I watched a few more rounds and then walked over to the shopping area! In addition to buying the navy tank top (love the logo!), I got a Dodger blue V-neck tee. I couldn’t decide between the two so I said to the gal selling the merchandise, “It’s for a good cause, right?!” She agreed with me and I later found out the Thoroughbred Classic show is run entirely by volunteers (except for the judges who are all United States Equestrian Federation-recognized and paid for their services).
What exactly is the Thoroughbred Classic Horse Show?
In a nutshell, the aim of the Thoroughbred Classic Horse Show series is to provide a venue for all Thoroughbreds, whether raced or not, to be celebrated and compete in various disciplines, ranging from halter, barrel racing, Western, and trail classes, to dressage and jumping. Their slogan is “from racehorse to sporthorse.” There are even fun classes so Thoroughbred owners who are more into pleasure riding and not into competition, will come on out to be part of what seems to be an equestrian movement.
I learned more from talking to a Thoroughbred Classic board member who happened to be nearby directing volunteers, that the shows are sponsored by the Siegel CARMA Foundation (CARMA stands for California Retirement Management Account–it’s a 501(c)(3) which exists to support retired racehorses and transition them from the track to their post-racing career).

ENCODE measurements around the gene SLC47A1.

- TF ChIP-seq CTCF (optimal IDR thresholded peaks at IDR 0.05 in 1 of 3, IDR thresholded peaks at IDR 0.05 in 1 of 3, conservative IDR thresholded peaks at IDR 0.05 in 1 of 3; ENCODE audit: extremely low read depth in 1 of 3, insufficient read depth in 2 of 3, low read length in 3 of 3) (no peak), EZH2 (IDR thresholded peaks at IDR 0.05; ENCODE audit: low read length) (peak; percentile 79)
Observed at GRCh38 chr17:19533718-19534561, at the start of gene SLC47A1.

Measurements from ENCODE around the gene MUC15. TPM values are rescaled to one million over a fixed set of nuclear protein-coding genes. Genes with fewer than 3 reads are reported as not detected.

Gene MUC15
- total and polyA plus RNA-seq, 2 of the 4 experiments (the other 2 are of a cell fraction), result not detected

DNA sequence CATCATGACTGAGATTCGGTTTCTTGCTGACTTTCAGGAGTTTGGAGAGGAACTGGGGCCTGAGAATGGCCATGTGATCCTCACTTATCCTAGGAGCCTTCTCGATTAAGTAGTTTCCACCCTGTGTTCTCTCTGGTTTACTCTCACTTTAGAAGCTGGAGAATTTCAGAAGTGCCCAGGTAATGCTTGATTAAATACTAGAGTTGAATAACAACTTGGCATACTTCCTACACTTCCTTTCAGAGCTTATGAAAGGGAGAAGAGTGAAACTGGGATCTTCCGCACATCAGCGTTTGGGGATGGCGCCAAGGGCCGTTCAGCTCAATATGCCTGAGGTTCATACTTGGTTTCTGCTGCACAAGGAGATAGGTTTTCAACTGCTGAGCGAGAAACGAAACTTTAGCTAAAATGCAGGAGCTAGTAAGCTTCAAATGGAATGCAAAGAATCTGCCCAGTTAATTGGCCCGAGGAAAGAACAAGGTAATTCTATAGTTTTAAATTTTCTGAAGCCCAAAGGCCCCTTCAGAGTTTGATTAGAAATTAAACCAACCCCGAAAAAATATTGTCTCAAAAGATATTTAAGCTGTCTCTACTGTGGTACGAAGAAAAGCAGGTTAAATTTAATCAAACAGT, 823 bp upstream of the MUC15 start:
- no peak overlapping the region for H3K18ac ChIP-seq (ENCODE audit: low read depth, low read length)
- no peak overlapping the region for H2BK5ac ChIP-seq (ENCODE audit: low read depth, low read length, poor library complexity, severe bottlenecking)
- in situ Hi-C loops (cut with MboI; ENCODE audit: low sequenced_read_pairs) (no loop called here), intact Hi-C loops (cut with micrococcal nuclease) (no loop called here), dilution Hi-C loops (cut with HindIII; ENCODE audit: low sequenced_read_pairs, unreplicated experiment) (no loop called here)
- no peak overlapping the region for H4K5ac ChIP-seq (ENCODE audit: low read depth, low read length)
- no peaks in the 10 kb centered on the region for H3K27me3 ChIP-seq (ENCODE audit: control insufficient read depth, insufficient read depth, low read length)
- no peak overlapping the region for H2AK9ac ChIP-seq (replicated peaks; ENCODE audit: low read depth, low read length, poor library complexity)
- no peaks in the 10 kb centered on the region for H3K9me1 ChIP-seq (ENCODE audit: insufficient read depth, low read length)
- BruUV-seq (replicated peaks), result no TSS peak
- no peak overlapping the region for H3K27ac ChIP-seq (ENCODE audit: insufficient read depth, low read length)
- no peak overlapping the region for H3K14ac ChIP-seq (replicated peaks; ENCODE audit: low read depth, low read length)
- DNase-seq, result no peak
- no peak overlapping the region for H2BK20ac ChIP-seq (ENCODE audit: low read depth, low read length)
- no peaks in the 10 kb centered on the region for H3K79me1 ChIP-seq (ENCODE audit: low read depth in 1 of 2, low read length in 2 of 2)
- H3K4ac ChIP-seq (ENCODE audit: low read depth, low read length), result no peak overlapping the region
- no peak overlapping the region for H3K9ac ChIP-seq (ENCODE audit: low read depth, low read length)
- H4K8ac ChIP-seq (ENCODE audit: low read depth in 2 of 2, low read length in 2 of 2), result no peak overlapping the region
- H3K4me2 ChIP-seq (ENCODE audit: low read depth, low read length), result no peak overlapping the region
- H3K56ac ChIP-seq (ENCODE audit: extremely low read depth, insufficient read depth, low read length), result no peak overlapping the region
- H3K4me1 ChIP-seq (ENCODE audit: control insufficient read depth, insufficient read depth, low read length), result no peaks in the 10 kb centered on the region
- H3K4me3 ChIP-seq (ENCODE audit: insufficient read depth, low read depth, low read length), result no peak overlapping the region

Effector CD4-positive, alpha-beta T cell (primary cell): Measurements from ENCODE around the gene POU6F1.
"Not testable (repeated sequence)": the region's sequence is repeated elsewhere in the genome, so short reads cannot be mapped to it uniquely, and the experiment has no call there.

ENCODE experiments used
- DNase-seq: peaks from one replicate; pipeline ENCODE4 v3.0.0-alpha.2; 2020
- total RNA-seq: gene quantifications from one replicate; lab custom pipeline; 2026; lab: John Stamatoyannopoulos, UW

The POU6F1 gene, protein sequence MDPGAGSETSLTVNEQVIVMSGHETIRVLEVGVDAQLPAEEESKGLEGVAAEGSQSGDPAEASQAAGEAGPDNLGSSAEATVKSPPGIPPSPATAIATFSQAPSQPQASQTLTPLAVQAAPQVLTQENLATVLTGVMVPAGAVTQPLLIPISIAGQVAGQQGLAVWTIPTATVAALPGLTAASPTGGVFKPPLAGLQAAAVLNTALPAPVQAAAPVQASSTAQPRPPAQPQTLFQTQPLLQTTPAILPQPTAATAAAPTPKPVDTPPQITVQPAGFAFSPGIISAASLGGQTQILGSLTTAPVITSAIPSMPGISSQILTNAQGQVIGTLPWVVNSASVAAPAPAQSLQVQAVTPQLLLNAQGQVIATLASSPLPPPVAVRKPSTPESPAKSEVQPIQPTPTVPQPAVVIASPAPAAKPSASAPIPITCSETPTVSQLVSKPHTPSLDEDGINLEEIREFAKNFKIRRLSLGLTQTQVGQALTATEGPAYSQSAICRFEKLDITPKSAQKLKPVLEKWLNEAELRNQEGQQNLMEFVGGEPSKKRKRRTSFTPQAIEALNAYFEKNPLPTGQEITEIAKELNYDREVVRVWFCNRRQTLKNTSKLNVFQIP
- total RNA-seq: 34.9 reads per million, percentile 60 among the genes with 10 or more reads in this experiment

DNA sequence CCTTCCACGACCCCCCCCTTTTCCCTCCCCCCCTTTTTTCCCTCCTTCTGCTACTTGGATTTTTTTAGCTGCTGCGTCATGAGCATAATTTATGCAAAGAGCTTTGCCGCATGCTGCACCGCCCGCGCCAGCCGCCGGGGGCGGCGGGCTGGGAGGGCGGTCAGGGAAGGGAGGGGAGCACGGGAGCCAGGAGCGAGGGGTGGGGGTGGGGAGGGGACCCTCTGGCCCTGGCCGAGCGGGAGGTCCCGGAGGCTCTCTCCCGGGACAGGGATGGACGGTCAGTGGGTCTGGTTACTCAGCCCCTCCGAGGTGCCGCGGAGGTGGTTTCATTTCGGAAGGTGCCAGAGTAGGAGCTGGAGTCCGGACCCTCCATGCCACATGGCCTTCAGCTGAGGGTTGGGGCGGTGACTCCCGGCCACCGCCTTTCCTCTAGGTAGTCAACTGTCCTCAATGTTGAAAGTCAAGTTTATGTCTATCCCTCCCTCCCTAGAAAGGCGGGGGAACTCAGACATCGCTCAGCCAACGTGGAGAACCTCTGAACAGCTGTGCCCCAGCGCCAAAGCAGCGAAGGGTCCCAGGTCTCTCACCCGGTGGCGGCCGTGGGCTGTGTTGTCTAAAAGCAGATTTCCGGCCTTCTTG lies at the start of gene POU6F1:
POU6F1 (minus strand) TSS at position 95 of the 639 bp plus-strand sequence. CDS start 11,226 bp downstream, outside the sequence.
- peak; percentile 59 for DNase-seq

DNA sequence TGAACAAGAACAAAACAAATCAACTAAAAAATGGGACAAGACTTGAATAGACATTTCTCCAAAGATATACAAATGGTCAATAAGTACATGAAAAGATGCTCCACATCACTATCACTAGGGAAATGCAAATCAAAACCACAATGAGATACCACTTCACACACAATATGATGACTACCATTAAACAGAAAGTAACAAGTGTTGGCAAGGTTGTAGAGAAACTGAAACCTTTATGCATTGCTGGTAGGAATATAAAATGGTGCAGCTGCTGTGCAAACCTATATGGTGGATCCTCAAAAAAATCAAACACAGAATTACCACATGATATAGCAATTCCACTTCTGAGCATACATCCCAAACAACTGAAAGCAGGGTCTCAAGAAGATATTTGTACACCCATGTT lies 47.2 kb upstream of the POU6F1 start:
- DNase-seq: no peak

She explained that in California, virtually zero Thoroughbreds are competing on the A and B show circuits as warmbloods have supplanted them over the past 15 years. In addition, the cost of one rated show weekend can approach $4,000! (Which probably is not that big of a deal to someone who has $100K for a show horse, but for the rest of us. . .yikes!)
So, in addition to promoting TB awesomeness, the Thoroughbred Classic Show series aims to provide a high-quality show experience, but at a more budget-friendly rate so that families without the income level of the Hollywood elite can still enjoy horse sports–on a Thoroughbred.
Sounds like a superb idea to me!
Check out the websites for both Thoroughbred Classic Horse Show and CARMA. You’ll be impressed by the classes offered at the shows. I heard the next show will have the standard show plus a 3-day event all in one! It is June 14 and 15 in Temecula, California which is located in wine country (like a smaller version of Napa Valley).
Horsey friends, are there Thoroughbred-specific horse shows where you live?
Non-horsey friends, did you know just are there are myriad dog rescues, for example, that scores of organizations exist to give ex-racehorses a second career and place them in forever homes?